Stewardship has a bad reputation!
Dear Fr. Zagloba,
I ate lunch with Mrs. Sanderson yesterday and we got to talking about doing a stewardship renewal campaign at St. Catherine’s. She told me, “Whenever anyone starts talking about stewardship, I hide my wallet.” I had to laugh. It’s a stereotype, but let’s face it, most parishes start breaking out a ‘Stewardship’ model when their revenue figures start to dip.
I think a lot of parishes, and perhaps even more stewardship consultants, approach stewardship with the primary goal of increasing a church’s bottom line. They might be doing so with the best of intentions and really trying to help people to live their faith more completely. But fundraising consultants typically have targets to hit and are less invested in the actual life of the parish, so there is the real danger that they will steer any campaign towards a purely fundraising focus.
Tithing is 10%, what about the other 90%?
So what’s the right focus? I’ve told you before that learning stewardship and beginning to practice stewardship was a real turning point in my life. And honestly, beginning to give more of my money to the Church was a small part of the total transformation. About 10%. The real revolution that stewardship started in my life had to do with the other 90%.
Most of our parishioners spend significantly less than 10% of their money and their time at St. Catherine’s. Most of their lives and most of their money is spent outside of the walls of this Church. If you convinced every person to give a full tithe and come to daily mass, it still would be a small fraction of their resources and their time.
So perhaps an authentic call to stewardship should meet people where they are – in the 90%. Where they’re struggling to make or mortgage payment, or pay school tuition, or medical bills. Or they want to build a retirement fund or save to send kids to college. Stewardship helps us to bring the financial aspect of our lives under the Lordship of Jesus Christ. Focus on the fact that stewardship gives them more peace in their finances.
Don’t settle for the Pharisee’s portion
Mrs. Sanderson pointed out that Jesus chastised the Pharisees for focusing on the 10% but then neglecting the 90%. They were tithing their spice garden’s mint, dill, and cumin, but they were neglecting the more important things, justice, mercy, and faithfulness. Jesus doesn’t diminish the importance of tithing in this passage, because He says that they should continue to do so. But He expands their responsibility to include the rest of the 90%.
Looking at this passage, our stewardship efforts should focus on what Jesus gives priority – justice, mercy, and faithfulness – with the understanding the tithing should naturally accompany these three virtues.
First – Justice. Give to another what is due to them. There are many proverbs in the Bible that help us to understand justice as it pertains to financial stewardship. Don’t try to cheat people out of money, don’t rack up debts you can’t pay, don’t charge interest, sell good products. These types of proverbs teach us how to be just financial stewards and just businessmen.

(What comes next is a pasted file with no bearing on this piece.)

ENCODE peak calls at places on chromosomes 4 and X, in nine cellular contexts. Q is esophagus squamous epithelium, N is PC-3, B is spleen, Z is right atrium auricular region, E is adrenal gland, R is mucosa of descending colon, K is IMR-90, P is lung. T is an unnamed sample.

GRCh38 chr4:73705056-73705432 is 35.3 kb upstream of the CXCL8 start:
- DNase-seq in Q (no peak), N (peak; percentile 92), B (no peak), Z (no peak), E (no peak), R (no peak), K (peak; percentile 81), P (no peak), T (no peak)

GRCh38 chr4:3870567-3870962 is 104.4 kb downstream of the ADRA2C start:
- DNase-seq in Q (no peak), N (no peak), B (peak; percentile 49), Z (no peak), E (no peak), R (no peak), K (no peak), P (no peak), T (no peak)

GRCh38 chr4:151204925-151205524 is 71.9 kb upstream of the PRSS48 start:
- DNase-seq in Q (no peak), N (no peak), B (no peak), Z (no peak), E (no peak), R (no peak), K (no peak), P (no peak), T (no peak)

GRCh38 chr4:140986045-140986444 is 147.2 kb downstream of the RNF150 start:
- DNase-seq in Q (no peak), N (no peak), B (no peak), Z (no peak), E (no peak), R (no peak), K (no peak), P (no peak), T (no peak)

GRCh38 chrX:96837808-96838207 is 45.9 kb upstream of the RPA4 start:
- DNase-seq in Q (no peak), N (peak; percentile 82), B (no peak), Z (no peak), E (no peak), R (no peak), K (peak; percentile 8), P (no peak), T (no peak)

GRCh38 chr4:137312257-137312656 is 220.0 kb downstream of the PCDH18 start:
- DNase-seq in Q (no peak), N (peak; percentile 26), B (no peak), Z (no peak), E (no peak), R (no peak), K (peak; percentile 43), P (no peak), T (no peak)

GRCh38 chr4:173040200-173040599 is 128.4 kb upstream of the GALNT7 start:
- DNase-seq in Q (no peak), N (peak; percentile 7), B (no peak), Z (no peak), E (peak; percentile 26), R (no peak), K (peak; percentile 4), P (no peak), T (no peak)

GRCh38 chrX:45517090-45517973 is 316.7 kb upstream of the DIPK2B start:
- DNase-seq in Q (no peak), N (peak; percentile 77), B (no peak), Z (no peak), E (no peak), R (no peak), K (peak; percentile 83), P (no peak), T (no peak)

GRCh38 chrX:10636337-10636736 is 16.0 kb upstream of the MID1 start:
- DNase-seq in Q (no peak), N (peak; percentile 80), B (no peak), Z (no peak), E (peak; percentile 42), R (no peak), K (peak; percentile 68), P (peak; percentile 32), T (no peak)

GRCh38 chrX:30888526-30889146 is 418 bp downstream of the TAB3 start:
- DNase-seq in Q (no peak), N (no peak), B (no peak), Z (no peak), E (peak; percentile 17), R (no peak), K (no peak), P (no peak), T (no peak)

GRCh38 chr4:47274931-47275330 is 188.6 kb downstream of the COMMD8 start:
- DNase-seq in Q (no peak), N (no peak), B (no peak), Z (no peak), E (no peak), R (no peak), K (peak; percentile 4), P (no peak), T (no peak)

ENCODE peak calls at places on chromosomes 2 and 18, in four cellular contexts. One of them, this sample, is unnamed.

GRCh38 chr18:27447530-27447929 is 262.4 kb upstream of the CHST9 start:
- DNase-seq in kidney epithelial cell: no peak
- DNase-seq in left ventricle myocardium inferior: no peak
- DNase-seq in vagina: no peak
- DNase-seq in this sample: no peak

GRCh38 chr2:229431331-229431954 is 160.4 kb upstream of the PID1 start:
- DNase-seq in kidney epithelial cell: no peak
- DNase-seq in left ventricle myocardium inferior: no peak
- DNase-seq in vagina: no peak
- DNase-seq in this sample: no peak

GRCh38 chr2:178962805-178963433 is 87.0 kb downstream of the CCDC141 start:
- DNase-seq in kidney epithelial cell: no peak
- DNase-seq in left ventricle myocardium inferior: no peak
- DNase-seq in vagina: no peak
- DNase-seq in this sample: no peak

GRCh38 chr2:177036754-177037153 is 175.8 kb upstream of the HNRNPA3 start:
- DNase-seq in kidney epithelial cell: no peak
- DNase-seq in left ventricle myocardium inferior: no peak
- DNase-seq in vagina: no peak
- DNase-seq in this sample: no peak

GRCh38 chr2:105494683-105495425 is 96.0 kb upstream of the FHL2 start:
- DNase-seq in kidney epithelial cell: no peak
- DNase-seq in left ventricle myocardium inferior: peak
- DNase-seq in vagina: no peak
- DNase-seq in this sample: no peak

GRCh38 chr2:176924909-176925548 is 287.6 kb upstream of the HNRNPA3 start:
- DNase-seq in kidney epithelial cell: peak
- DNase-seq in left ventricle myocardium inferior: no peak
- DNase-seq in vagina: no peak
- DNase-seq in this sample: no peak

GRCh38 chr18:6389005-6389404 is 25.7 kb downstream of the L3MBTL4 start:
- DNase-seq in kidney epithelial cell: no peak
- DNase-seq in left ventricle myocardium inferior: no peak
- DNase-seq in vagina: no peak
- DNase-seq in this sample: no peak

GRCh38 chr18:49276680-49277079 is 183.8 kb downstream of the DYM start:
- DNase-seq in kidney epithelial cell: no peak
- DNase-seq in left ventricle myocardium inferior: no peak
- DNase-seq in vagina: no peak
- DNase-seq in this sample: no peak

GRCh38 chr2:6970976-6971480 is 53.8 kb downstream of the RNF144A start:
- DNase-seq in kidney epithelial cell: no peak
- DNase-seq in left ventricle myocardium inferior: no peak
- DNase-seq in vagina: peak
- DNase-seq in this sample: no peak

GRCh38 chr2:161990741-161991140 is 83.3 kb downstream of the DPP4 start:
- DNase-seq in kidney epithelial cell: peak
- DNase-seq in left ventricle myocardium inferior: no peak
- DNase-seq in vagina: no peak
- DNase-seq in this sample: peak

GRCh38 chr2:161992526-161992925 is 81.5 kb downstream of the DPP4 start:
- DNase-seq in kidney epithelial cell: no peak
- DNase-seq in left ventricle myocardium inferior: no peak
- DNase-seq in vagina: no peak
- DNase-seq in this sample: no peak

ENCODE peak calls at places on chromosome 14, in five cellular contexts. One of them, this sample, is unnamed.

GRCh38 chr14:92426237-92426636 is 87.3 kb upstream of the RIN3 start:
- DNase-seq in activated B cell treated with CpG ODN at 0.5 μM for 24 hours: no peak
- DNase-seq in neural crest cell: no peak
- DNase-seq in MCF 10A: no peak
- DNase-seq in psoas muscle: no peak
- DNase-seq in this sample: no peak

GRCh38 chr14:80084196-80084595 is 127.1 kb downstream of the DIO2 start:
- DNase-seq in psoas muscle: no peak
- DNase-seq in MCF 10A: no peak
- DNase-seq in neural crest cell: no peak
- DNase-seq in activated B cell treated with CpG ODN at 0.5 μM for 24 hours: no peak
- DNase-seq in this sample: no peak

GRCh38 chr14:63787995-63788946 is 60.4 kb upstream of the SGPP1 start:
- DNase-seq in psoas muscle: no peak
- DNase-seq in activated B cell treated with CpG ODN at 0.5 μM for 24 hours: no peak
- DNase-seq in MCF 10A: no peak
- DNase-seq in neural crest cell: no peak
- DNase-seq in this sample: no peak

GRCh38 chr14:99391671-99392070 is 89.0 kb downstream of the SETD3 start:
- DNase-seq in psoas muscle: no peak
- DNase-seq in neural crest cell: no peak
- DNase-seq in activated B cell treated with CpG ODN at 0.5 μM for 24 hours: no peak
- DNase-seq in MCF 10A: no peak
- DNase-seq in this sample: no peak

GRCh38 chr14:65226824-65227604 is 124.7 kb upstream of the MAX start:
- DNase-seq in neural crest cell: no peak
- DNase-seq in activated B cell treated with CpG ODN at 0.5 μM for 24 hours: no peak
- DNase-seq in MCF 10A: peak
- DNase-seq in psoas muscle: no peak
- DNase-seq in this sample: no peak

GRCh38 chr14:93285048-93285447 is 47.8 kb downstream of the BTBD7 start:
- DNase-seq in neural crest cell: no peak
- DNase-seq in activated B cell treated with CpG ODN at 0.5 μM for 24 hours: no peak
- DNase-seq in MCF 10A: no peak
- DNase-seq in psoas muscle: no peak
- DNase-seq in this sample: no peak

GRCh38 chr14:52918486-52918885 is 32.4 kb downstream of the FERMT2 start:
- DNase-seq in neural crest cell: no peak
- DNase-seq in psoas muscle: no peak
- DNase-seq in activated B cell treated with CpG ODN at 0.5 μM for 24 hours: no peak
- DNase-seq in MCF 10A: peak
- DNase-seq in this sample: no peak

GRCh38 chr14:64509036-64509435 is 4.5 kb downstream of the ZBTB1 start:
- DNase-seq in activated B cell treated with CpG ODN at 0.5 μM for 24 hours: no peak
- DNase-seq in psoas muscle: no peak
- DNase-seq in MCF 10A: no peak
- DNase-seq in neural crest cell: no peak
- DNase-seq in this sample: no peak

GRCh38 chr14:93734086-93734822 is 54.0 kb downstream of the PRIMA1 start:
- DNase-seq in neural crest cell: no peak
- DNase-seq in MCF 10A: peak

Second – Mercy. Give generously to the poor and afflicted. Care for the widow, the orphan, and the alien (immigrant) in your midst. Not because they deserve it, but because we have been the recipients of so much of God’s generosity that it must overflow to others. I am practicing mercy when I give to someone who can never repay me, trusting that God is pleased when I do so.
Third – Faithfulness. The faithful steward takes good care of anything that has been entrusted to him, knowing that he will have to return them to his Master when the time of his stewardship comes to an end. I care for things differently when I know they belong to someone else and I am going to be held accountable. At the time of accounting, there will be reward for the faithful and punishment for the unfaithful. The faithful steward’s reward is not the goods in themselves, but rather something far greater. In Luke’s parable of the gold coins has the servant who returned ten for one given authority over 10 cities by his master as a reward for his faithfulness. The unfaithful steward is stripped of all that he has and sees it given over to the faithful one.
Faithfulness also includes trusting what God says about money and possessions. Blessed are the poor. Look at the lilies of the field and birds of the air. Ask and you shall receive. Seek first the kingdom of God and its righteousness and all these things shall be added unto you. Faithfulness from this perspective means viewing our finances with the eyes of faith in an all-powerful God who promised to take care of us as a good Father would.
Can you see how a focus on these three pillars of stewardship would transform a person’s life if they were consistently practiced? How they would transform our parish, and maybe even our city?
A problem of implementation
How can we help people integrate justice, mercy, and faithfulness into their everyday lives? This question should be the focus of our stewardship efforts. In the midst of this, it will be ok to talk about tithing… about 10% of the time.
Crown Financial is a great organization for teaching these principles. Another one that I’m less familiar with is Compass Catholic Ministries. I think they use a similar small group format to what I did with Crown Financial, but the materials have been customized for a strictly Catholic Audience. I’ll look into it a little more and see if it is what I think it is.
Spend some time thinking about how to make our approach to stewardship in the parish more all encompassing. I don’t have all the answer on this one. I think we’ll have to try some different things and see how well they work.
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